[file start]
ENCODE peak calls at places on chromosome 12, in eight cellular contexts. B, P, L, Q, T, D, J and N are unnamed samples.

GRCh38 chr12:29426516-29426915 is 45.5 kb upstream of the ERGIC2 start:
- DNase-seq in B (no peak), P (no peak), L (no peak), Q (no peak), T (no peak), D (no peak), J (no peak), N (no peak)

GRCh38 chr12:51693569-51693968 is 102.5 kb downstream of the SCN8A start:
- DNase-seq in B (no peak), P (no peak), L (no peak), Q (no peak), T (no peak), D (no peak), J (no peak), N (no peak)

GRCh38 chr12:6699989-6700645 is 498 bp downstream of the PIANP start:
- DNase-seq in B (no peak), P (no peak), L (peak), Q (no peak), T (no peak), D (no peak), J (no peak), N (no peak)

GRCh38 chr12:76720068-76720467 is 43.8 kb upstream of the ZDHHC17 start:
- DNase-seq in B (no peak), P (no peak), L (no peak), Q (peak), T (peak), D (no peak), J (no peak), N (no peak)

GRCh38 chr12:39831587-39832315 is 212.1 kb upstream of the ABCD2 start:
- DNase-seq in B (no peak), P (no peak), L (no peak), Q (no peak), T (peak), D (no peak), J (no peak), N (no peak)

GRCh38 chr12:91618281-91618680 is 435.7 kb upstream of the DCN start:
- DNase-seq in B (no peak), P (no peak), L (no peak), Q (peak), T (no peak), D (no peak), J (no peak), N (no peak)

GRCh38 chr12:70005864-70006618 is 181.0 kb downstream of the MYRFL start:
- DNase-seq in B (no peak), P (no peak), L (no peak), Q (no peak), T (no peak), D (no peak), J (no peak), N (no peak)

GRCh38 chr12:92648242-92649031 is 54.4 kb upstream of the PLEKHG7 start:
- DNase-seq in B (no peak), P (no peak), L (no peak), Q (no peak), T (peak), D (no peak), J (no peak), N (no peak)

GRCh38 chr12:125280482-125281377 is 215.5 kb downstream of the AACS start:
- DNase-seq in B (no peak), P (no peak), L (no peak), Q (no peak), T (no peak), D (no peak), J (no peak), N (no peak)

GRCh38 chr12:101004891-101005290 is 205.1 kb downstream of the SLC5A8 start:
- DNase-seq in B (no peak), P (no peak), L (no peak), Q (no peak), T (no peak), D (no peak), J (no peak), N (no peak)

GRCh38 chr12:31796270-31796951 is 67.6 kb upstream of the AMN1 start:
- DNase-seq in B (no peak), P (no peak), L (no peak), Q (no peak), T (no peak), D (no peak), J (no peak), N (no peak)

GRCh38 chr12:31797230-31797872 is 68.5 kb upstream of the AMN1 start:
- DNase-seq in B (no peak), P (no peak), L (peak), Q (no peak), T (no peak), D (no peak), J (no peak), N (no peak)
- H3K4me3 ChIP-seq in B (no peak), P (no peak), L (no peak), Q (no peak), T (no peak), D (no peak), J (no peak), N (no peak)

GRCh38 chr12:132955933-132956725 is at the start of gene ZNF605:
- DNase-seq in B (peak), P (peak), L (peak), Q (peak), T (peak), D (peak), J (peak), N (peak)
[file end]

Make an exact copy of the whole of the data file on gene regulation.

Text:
ENCODE peak calls at places on chromosome 12, in eight cellular contexts. B, P, L, Q, T, D, J and N are unnamed samples.

GRCh38 chr12:29426516-29426915 is 45.5 kb upstream of the ERGIC2 start:
- DNase-seq in B (no peak), P (no peak), L (no peak), Q (no peak), T (no peak), D (no peak), J (no peak), N (no peak)

GRCh38 chr12:51693569-51693968 is 102.5 kb downstream of the SCN8A start:
- DNase-seq in B (no peak), P (no peak), L (no peak), Q (no peak), T (no peak), D (no peak), J (no peak), N (no peak)

GRCh38 chr12:6699989-6700645 is 498 bp downstream of the PIANP start:
- DNase-seq in B (no peak), P (no peak), L (peak), Q (no peak), T (no peak), D (no peak), J (no peak), N (no peak)

GRCh38 chr12:76720068-76720467 is 43.8 kb upstream of the ZDHHC17 start:
- DNase-seq in B (no peak), P (no peak), L (no peak), Q (peak), T (peak), D (no peak), J (no peak), N (no peak)

GRCh38 chr12:39831587-39832315 is 212.1 kb upstream of the ABCD2 start:
- DNase-seq in B (no peak), P (no peak), L (no peak), Q (no peak), T (peak), D (no peak), J (no peak), N (no peak)

GRCh38 chr12:91618281-91618680 is 435.7 kb upstream of the DCN start:
- DNase-seq in B (no peak), P (no peak), L (no peak), Q (peak), T (no peak), D (no peak), J (no peak), N (no peak)

GRCh38 chr12:70005864-70006618 is 181.0 kb downstream of the MYRFL start:
- DNase-seq in B (no peak), P (no peak), L (no peak), Q (no peak), T (no peak), D (no peak), J (no peak), N (no peak)

GRCh38 chr12:92648242-92649031 is 54.4 kb upstream of the PLEKHG7 start:
- DNase-seq in B (no peak), P (no peak), L (no peak), Q (no peak), T (peak), D (no peak), J (no peak), N (no peak)

GRCh38 chr12:125280482-125281377 is 215.5 kb downstream of the AACS start:
- DNase-seq in B (no peak), P (no peak), L (no peak), Q (no peak), T (no peak), D (no peak), J (no peak), N (no peak)

GRCh38 chr12:101004891-101005290 is 205.1 kb downstream of the SLC5A8 start:
- DNase-seq in B (no peak), P (no peak), L (no peak), Q (no peak), T (no peak), D (no peak), J (no peak), N (no peak)

GRCh38 chr12:31796270-31796951 is 67.6 kb upstream of the AMN1 start:
- DNase-seq in B (no peak), P (no peak), L (no peak), Q (no peak), T (no peak), D (no peak), J (no peak), N (no peak)

GRCh38 chr12:31797230-31797872 is 68.5 kb upstream of the AMN1 start:
- DNase-seq in B (no peak), P (no peak), L (peak), Q (no peak), T (no peak), D (no peak), J (no peak), N (no peak)
- H3K4me3 ChIP-seq in B (no peak), P (no peak), L (no peak), Q (no peak), T (no peak), D (no peak), J (no peak), N (no peak)

GRCh38 chr12:132955933-132956725 is at the start of gene ZNF605:
- DNase-seq in B (peak), P (peak), L (peak), Q (peak), T (peak), D (peak), J (peak), N (peak)